There are a number of reasons why VLSFO had not hit this low point earlier.  The extreme tightness in jet, distillate and gasoline around mid-year led to record high refinery margins and was probably the biggest supporting factor for VLSFO prices.  The graph below shows the mid-year VLSFO price spike and its strong premium to crude at the time.    


Source: Integr8 Fuels


Since mid-year, crude has been on the slide and VLSFO has dropped by even more, to fall back into line with crude.

Over the past month we have seen another fall, with Brent futures down $14/bbl and Singapore VLSFO $85/mt lower.  This has left the December average to date at $80/bbl for Brent front month futures and $600/mt for Singapore VLSFO.  All the pointers show the gloomy economic picture has finally filtered through to oil and bunker prices.

Are prices going to continue falling, or are changes in the wind?

Now we are here, is the picture for 2023 just as gloomy on the economic front and are there pointers for a further drop in bunker prices?  If you asked this question a couple of months ago, the answer was probably “yes”.  But today there seems to be a hint towards a turning point.

Oil demand looks stronger than we thought

The IEA is a key reference in measuring and reporting on global oil demand.  It was no surprise that in their September and October monthly reports the forecast for 2022 oil demand was being downgraded; down from an annual average of 99.7 million b/d to 99.6 million b/d.  However, in their November and December reports they have made major upwards revisions to the demand figure for 2022, now up to 99.9 million b/d.


Source: Integr8 Fuels

Something has made the IEA more optimistic than they were for oil demand this year.  It seems demand in China and India is more positive than previously assessed, with the Middle East also stronger than anticipated (not just because of activity around the World Cup).  The main product focus here is gasoil, where demand is rising despite ‘high’ consumer prices.  The key drivers have been: industrial activity has been higher than expected and the switching from natural gas to gasoil has exceeded previous expectations.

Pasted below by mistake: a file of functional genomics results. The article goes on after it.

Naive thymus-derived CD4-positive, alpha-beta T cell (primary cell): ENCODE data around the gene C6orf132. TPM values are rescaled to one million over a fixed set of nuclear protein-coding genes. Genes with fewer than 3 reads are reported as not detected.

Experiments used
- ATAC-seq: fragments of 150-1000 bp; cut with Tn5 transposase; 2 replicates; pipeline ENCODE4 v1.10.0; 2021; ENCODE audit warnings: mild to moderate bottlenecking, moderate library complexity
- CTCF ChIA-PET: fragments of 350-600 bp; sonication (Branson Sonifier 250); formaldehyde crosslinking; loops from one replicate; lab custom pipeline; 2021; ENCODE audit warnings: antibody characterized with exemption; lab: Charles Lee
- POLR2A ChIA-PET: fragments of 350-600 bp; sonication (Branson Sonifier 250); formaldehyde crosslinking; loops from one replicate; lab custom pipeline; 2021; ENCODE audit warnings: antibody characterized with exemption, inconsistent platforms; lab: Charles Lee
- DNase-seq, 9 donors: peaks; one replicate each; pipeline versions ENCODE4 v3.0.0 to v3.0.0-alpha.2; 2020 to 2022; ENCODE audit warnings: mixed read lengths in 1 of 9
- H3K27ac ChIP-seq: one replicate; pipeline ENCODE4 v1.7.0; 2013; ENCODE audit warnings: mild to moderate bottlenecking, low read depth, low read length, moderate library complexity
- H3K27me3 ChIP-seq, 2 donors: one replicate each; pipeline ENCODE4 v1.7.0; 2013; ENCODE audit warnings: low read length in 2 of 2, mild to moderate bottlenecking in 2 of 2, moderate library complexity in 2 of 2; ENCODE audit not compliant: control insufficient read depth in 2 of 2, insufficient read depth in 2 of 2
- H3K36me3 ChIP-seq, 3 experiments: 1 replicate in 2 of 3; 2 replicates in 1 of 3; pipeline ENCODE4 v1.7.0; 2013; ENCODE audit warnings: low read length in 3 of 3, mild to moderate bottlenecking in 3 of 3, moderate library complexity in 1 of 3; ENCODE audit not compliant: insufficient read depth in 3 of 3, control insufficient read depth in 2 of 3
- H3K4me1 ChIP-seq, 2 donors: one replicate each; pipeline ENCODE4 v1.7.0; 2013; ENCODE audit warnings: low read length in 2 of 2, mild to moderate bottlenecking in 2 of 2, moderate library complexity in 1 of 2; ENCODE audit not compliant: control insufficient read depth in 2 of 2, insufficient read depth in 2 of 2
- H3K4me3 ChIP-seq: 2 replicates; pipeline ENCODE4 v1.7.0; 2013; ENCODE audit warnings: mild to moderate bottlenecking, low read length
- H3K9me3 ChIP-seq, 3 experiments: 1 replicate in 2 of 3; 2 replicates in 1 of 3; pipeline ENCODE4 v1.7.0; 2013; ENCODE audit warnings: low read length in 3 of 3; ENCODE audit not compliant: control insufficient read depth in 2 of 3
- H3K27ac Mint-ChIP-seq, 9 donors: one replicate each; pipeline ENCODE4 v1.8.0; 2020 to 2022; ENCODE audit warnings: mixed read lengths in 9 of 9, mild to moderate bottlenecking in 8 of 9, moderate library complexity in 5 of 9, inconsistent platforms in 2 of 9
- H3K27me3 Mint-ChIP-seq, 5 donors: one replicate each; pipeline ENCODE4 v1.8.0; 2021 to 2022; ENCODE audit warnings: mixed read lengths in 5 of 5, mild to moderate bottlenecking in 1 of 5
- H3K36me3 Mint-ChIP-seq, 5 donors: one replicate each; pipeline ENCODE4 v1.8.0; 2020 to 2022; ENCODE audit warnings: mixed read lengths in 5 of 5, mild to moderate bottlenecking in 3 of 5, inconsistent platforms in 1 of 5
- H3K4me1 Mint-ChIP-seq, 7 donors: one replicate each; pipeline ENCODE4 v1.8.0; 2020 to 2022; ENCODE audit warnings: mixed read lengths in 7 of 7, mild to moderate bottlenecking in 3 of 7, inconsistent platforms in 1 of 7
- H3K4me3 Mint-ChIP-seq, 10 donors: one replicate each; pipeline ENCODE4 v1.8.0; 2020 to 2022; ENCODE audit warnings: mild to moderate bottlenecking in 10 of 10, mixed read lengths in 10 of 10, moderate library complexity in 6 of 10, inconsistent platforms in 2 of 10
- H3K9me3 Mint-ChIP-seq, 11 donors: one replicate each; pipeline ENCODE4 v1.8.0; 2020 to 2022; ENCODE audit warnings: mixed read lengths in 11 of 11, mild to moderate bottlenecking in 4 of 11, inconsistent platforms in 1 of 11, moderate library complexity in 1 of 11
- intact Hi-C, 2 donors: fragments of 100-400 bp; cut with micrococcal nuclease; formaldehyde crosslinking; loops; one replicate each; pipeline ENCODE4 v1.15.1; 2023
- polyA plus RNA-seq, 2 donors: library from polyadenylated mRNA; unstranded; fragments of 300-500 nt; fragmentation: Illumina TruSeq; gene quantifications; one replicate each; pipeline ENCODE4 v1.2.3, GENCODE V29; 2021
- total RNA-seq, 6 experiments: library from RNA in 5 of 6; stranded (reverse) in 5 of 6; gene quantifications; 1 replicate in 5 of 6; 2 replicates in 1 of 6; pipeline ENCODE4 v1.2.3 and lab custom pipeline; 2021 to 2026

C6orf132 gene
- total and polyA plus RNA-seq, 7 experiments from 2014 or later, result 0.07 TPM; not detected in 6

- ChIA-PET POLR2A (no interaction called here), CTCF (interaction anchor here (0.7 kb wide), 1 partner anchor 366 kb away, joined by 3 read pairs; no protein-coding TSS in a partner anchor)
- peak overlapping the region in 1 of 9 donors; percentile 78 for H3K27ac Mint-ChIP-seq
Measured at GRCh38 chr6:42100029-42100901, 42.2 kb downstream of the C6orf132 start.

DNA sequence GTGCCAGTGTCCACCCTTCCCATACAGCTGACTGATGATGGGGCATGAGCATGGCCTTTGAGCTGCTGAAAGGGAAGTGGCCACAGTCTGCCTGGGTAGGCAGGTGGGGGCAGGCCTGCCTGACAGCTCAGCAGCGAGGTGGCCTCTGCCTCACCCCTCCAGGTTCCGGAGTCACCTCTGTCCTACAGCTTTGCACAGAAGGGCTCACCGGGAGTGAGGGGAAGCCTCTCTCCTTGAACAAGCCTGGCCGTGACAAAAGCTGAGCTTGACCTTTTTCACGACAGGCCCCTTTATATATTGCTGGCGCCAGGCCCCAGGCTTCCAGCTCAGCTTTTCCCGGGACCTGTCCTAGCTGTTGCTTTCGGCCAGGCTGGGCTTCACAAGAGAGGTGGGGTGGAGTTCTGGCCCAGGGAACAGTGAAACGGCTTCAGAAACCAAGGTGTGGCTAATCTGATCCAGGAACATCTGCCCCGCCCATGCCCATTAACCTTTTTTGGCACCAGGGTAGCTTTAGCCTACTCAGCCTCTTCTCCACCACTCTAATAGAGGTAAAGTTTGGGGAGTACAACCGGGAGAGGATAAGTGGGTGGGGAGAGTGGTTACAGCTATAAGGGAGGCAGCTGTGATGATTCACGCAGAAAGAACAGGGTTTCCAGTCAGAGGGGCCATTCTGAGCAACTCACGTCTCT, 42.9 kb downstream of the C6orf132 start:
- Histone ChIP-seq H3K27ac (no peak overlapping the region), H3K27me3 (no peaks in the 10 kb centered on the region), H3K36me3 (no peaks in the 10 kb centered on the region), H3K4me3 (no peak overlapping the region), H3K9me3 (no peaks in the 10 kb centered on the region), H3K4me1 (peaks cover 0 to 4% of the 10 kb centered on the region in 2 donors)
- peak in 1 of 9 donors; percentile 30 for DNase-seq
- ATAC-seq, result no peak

However, demand in the OECD is nowhere near as strong, especially Europe.  A more positive spin can be put on the US, with latest US economic data better than expected and the inflation rate on a downwards trend, but it is still at 7%.

Oil demand forecasts for next year are being revised upwards

This more ‘bullish’ view on non-OECD oil demand has been carried through into next year, with the IEA revising up its forecasts for overall oil demand growth in 2023.  Forecasts made by the IEA in August and September indicated growth in global oil demand for 2023 at 2.1 million b/d.  The turning point in their forecast came in October, when this was revised down to growth of only 1.65 million b/d.  In November they made a further adjustment down.  However, in their latest report from last week, the forecast increase in demand next year has been revised upwards.  The revision maybe small, but it is a reversal of what they have been saying for the past two months.


Source: Integr8 Fuels